• Spring 2020 with the release of a policy paper that describes the proposed regulatory system
  • Fall 2020 with the posting of draft regulations on the Environmental and Regulatory Registries

The Ministry will post two documents on the Environmental and Regulatory registries for stakeholders to review and comment:

  • Spring 2020 policy paper that will describe the proposed details of the new Blue Box system
  • Fall 2020 draft producer responsibility regulations and potential regulatory amendments.

Final regulations are expected to be in place in early 2021 with producers taking full responsibility for Blue Box in communities over three years (2023-2025, 1/3, 1/3, 1/3 transitioning over to the new framework).

It is then expected that Stewardship Ontario will wind up operations and cease to exist at the end of 2025.

Development of the new regulations will be a complex task and the ministry will be considering four initial key areas as the new Blue Box policy is developed:

1. Definition and scope of the designated materials, e.g.:

  • What products and/or packaging materials must be managed? (e.g., convenience, transport and primary/secondary packaging; single use plastic and paper products)?
  • How should material categories be set?; Should categories help discern between highly recyclable and poor performing materials, and should there be a few broad categories or long lists of materials?
  • What factors should be considered making changes to designated materials or material categories? What information exists, and how can it be transparently shared, to substantiate any decisions on changes?
  • Are there materials which could have obligations outside the Blue Box common collection system? (e.g., compostable packaging, or packaging managed through deposit return, take back or green bin programs such as coffee pods)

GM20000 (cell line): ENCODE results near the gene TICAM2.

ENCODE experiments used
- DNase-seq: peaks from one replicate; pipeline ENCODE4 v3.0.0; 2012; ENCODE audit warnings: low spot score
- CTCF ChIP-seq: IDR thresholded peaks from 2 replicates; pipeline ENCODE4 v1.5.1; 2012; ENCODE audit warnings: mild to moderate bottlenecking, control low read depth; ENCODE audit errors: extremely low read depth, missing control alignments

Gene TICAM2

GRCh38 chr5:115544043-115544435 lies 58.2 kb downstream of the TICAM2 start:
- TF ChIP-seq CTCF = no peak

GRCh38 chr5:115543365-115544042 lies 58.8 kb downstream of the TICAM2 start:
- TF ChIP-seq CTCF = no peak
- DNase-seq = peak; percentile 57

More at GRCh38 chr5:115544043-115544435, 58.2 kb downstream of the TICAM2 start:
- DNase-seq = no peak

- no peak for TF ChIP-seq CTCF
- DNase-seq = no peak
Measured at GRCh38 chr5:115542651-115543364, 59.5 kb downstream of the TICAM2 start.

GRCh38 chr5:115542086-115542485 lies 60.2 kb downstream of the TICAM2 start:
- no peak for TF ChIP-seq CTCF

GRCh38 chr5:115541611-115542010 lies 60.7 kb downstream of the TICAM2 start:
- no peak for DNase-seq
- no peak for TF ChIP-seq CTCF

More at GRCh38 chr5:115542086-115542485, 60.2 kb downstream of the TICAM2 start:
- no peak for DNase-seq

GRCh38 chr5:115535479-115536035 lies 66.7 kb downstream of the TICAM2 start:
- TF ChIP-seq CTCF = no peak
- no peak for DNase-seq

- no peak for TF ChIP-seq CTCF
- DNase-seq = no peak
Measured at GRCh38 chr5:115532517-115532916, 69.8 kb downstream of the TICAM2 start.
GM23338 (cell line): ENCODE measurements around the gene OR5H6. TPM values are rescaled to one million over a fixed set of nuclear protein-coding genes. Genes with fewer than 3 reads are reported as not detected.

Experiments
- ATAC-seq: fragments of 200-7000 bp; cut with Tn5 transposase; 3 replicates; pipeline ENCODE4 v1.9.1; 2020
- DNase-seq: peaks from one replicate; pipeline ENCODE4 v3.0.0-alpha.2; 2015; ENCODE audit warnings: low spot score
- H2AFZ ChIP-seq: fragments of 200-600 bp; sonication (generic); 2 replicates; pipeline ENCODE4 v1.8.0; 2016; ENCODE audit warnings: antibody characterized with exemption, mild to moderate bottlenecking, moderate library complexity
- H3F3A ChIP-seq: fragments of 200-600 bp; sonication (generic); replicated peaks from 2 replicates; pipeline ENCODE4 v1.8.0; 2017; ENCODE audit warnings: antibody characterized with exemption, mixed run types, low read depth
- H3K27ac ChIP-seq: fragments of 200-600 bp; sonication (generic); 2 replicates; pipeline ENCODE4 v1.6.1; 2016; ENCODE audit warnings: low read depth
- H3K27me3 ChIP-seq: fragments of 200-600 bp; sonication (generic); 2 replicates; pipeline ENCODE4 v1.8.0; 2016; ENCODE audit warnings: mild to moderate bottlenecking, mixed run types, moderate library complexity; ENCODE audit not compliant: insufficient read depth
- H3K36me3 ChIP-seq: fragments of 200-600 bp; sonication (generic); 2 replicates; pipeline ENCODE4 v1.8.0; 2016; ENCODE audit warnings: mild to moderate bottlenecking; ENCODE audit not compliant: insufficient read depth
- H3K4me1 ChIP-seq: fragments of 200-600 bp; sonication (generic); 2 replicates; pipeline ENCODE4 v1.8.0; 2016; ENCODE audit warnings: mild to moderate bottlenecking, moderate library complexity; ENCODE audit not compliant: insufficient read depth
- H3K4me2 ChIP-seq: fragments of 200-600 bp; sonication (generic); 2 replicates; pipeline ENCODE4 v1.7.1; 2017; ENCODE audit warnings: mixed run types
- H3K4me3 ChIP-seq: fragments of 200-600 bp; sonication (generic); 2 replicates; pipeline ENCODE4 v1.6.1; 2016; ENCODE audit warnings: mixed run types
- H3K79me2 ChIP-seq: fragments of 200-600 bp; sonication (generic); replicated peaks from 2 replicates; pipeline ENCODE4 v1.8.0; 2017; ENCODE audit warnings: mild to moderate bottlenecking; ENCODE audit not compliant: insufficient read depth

2. Collection and accessibility requirements, e.g.:

  • What sources must be collected from?
  • What should be the minimum standard level of service in communities?
  • What standards should be required for collection bins?

3. Management requirements that producers must meet, e.g.:

  • What would be appropriate targets for highly recyclable materials and poor performing materials?
  • What should count towards diversion? (e.g. reuse; recycled and used in making new products; used as aggregate)
  • How to reduce residual materials sent to landfill? (e.g. energy recovery when all other options are exhausted)
  • What recycling standards or other requirements should be required by regulation to ensure recycling facilities can process materials at a satisfactory level?
  • How can the regulation recognize, encourage, or require waste reduction? (e.g. recycled content; recyclability; refillable containers; etc.)

4. Transition approach – what criteria should be used to select which communities will transition from the current Blue Box program to the new producer responsibility framework under the RRCEA in each of 2023 2025?

In addition to these key areas, the ministry will also consider:

  • Defining the responsible producer
  • Registering, reporting and record keeping requirements
  • Audit requirements

For copies of the presentation slides from last week’s webinar, click the image below.  

The CHHMA will keep members updated on the progress of the new regulations and transition plans to full producer responsibility and dates of the future webinars and document postings.

Further questions can be directed to the Resource Recovery Branch at RRPB.mail@ontario.ca.